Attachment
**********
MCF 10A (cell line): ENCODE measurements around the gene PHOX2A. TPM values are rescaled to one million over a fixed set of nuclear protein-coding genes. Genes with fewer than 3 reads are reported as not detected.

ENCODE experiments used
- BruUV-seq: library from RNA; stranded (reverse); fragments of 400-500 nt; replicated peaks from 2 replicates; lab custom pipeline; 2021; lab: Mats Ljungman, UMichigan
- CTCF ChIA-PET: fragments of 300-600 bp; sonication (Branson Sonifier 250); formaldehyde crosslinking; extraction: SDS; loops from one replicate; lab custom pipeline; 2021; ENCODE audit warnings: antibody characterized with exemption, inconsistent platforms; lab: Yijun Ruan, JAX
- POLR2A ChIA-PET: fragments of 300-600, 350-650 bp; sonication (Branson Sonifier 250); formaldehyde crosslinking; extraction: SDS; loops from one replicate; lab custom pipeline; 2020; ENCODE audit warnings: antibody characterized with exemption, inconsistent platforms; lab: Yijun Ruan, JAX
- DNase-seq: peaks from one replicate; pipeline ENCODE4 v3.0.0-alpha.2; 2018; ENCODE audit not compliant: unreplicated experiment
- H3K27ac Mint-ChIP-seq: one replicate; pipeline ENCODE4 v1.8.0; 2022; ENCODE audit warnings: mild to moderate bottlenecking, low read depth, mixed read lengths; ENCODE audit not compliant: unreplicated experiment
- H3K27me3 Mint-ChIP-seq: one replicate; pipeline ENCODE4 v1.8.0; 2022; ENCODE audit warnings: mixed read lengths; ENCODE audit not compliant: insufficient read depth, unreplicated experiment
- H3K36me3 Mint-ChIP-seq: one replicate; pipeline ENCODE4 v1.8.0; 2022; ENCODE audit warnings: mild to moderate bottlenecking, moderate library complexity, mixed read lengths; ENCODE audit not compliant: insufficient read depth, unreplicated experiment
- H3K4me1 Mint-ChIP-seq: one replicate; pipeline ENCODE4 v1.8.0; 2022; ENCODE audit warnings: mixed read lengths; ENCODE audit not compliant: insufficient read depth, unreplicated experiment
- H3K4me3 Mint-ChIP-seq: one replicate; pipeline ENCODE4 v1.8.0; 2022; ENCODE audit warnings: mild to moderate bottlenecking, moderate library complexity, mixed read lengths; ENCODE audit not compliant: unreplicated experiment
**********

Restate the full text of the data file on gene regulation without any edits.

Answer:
MCF 10A (cell line): ENCODE measurements around the gene PHOX2A. TPM values are rescaled to one million over a fixed set of nuclear protein-coding genes. Genes with fewer than 3 reads are reported as not detected.

ENCODE experiments used
- BruUV-seq: library from RNA; stranded (reverse); fragments of 400-500 nt; replicated peaks from 2 replicates; lab custom pipeline; 2021; lab: Mats Ljungman, UMichigan
- CTCF ChIA-PET: fragments of 300-600 bp; sonication (Branson Sonifier 250); formaldehyde crosslinking; extraction: SDS; loops from one replicate; lab custom pipeline; 2021; ENCODE audit warnings: antibody characterized with exemption, inconsistent platforms; lab: Yijun Ruan, JAX
- POLR2A ChIA-PET: fragments of 300-600, 350-650 bp; sonication (Branson Sonifier 250); formaldehyde crosslinking; extraction: SDS; loops from one replicate; lab custom pipeline; 2020; ENCODE audit warnings: antibody characterized with exemption, inconsistent platforms; lab: Yijun Ruan, JAX
- DNase-seq: peaks from one replicate; pipeline ENCODE4 v3.0.0-alpha.2; 2018; ENCODE audit not compliant: unreplicated experiment
- H3K27ac Mint-ChIP-seq: one replicate; pipeline ENCODE4 v1.8.0; 2022; ENCODE audit warnings: mild to moderate bottlenecking, low read depth, mixed read lengths; ENCODE audit not compliant: unreplicated experiment
- H3K27me3 Mint-ChIP-seq: one replicate; pipeline ENCODE4 v1.8.0; 2022; ENCODE audit warnings: mixed read lengths; ENCODE audit not compliant: insufficient read depth, unreplicated experiment
- H3K36me3 Mint-ChIP-seq: one replicate; pipeline ENCODE4 v1.8.0; 2022; ENCODE audit warnings: mild to moderate bottlenecking, moderate library complexity, mixed read lengths; ENCODE audit not compliant: insufficient read depth, unreplicated experiment
- H3K4me1 Mint-ChIP-seq: one replicate; pipeline ENCODE4 v1.8.0; 2022; ENCODE audit warnings: mixed read lengths; ENCODE audit not compliant: insufficient read depth, unreplicated experiment
- H3K4me3 Mint-ChIP-seq: one replicate; pipeline ENCODE4 v1.8.0; 2022; ENCODE audit warnings: mild to moderate bottlenecking, moderate library complexity, mixed read lengths; ENCODE audit not compliant: unreplicated experiment